Before bed, hot and cold therapy can provide localized pain relief to your muscles and joints. A warm bath or a cold compress can reduce inflammation and stiffness. Heat therapy improves blood circulation to soothe pain, while cold therapy temporarily reduces circulation and nerve activity to relieve pain.

You can conduct hot and cold therapy solely in the evenings, or up to three times a day for fifteen to twenty minutes. Topical hot and cold treatments are a quick and easy option; some popular ones include heat pads, ice packs, or moist towels. However, steer clear of aggressive treatments, such as ice baths, as they shock your body and leave you alert.

4. Stick to a Sleep Schedule

A consistent sleep schedule normalizes your circadian rhythm and can improve your sleep quality. Follow a schedule that allows you to sleep between 7 to 9 hours nightly. Aim to wake up and sleep within 30 minutes of the same time every day, even on weekends, so your sleep pattern is regular.

In addition to a regular sleep schedule, maintaining a bedtime routine relaxes your body and signals your brain when it’s time to sleep. Try taking a bath, journaling, drinking non-caffeinated tea, or doing a skincare routine to wind down.

5. Don’t Linger in Bed

If you’ve been struggling to fall asleep for longer than 15 to 30 minutes, get up. Laying in bed, potentially frustrated or overthinking because you’re not falling asleep, won’t make you fall asleep any faster.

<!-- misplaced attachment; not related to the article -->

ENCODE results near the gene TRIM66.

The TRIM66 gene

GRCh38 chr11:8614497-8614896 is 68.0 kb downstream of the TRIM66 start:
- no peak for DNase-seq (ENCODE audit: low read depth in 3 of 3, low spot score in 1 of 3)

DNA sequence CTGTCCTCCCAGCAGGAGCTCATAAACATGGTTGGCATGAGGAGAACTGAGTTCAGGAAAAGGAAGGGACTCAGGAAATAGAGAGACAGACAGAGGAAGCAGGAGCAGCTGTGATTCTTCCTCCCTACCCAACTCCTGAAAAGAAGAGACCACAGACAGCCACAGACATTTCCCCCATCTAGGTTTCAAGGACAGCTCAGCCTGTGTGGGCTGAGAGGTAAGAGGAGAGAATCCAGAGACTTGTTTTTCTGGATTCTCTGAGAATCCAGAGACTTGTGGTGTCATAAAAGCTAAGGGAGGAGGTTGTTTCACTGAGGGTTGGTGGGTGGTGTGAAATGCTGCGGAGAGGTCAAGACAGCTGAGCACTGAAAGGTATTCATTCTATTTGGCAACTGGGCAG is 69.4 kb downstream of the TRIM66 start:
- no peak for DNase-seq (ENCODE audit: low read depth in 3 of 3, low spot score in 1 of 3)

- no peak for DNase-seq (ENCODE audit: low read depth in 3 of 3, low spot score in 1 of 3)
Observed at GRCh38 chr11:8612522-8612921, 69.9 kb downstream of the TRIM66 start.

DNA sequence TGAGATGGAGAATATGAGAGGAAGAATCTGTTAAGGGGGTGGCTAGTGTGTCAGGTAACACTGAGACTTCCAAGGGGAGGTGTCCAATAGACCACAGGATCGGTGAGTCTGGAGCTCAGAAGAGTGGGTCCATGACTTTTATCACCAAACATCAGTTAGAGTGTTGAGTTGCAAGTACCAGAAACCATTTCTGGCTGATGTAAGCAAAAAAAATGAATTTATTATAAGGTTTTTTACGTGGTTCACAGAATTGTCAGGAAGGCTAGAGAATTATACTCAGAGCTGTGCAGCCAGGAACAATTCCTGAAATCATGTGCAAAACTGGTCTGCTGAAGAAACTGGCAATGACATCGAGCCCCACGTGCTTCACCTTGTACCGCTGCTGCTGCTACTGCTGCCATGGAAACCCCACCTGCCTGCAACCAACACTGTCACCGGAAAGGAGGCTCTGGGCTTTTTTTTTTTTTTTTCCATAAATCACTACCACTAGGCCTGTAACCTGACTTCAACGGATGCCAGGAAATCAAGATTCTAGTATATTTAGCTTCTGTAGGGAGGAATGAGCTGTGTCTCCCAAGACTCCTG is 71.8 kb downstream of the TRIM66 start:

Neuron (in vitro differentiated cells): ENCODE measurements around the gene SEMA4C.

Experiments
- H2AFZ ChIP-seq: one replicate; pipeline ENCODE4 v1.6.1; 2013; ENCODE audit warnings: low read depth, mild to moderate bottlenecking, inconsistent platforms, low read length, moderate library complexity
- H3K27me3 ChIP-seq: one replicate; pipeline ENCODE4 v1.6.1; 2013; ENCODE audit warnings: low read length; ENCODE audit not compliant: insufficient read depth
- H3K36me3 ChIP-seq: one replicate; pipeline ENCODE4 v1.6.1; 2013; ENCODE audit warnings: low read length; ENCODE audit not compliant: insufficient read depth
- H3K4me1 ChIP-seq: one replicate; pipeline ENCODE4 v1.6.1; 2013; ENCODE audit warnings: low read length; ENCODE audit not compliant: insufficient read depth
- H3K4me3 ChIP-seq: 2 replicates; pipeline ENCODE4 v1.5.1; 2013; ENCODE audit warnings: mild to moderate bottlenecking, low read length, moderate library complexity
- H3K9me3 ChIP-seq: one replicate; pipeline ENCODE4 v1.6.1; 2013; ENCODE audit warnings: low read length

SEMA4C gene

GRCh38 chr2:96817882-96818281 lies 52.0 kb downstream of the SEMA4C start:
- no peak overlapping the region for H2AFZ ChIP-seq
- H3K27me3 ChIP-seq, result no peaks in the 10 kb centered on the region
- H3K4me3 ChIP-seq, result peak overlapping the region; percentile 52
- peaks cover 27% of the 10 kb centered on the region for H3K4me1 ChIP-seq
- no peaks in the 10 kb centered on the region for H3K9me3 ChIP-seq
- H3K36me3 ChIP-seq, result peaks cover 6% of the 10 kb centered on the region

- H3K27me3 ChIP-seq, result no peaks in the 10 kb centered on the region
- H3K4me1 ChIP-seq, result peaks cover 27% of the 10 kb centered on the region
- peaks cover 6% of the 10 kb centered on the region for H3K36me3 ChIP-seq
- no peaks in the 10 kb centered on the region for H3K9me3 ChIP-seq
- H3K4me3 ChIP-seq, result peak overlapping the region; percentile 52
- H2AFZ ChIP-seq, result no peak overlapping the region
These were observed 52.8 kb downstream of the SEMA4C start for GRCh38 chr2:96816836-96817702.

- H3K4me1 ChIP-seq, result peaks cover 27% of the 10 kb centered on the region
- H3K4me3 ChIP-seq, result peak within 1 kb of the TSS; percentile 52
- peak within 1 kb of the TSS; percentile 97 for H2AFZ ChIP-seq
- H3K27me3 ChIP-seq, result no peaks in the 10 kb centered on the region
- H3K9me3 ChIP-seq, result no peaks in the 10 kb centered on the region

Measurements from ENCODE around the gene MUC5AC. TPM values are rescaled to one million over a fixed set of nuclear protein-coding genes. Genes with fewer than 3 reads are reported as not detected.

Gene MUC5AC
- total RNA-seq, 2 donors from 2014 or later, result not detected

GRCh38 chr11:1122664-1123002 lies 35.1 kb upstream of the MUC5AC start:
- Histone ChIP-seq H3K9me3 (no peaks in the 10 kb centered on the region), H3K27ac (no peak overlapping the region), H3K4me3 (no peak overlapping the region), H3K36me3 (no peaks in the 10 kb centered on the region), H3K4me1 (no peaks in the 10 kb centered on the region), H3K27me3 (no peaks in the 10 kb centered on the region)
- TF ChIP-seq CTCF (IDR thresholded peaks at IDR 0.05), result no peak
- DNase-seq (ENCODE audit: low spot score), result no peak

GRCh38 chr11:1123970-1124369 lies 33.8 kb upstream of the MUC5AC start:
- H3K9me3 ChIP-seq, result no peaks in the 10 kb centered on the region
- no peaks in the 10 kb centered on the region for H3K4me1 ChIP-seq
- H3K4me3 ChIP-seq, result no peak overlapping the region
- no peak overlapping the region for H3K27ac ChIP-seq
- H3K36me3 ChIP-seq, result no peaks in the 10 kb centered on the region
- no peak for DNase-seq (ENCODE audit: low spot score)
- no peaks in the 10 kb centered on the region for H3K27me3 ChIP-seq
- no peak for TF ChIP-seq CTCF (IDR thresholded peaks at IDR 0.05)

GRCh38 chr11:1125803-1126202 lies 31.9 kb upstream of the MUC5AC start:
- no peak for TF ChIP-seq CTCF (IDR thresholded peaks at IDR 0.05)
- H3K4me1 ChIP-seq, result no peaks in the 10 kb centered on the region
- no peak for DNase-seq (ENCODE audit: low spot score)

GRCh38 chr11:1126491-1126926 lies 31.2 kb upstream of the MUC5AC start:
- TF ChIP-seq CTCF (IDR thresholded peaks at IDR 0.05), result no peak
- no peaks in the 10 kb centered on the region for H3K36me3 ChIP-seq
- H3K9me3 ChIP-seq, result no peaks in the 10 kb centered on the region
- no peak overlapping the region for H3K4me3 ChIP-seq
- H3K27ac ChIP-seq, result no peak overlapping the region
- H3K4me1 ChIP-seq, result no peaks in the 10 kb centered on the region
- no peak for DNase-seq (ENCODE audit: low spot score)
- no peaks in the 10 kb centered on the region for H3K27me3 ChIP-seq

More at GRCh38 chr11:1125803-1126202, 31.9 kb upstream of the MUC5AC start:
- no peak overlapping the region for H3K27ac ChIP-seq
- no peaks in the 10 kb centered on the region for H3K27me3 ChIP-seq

Instead, try washing your face with cold water, sit down in a chair, or take deep breaths until you get tired. During this time, avoid turning on bright lights if possible and don’t turn on any electronics, though using a dim lamp is fine.

Once you feel tired, get back into bed and try sleeping again.

6. Avoid Overstimulation

If you drink an afternoon cup of coffee or stay up late on your phone, sleeping may prove difficult.

It can be hard to limit caffeine when you’re constantly fatigued during the day, but your body will benefit from less caffeine when you fall asleep. Enjoy any caffeine in the mornings so your body can digest it before bedtime rolls around. Also, limit your intake to no more than 400 milligrams a day.

Next to caffeine, electronics are another stimulant and keep you awake longer than necessary. The blue light from your TV or phone screen hinders melatonin release, so turn off your electronics 30 to 60 minutes before bed. Rather than watching a late-night movie or scrolling through emails, read a book or do a crossword puzzle instead.

7. Exercise During the Day

If your pain is not debilitating, daily physical activity can actually relieve your pain and strengthen your muscles. Exercise also increases joint and muscle mobility and relieves stiffness.